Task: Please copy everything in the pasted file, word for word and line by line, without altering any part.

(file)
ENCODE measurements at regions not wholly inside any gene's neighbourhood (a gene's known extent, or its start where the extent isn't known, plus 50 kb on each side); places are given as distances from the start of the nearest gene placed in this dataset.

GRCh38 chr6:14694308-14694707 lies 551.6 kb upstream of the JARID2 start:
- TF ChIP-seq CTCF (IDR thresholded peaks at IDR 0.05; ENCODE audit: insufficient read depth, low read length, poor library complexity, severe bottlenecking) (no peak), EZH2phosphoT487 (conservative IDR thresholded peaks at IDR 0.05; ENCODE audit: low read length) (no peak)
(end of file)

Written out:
ENCODE measurements at regions not wholly inside any gene's neighbourhood (a gene's known extent, or its start where the extent isn't known, plus 50 kb on each side); places are given as distances from the start of the nearest gene placed in this dataset.

GRCh38 chr6:14694308-14694707 lies 551.6 kb upstream of the JARID2 start:
- TF ChIP-seq CTCF (IDR thresholded peaks at IDR 0.05; ENCODE audit: insufficient read depth, low read length, poor library complexity, severe bottlenecking) (no peak), EZH2phosphoT487 (conservative IDR thresholded peaks at IDR 0.05; ENCODE audit: low read length) (no peak)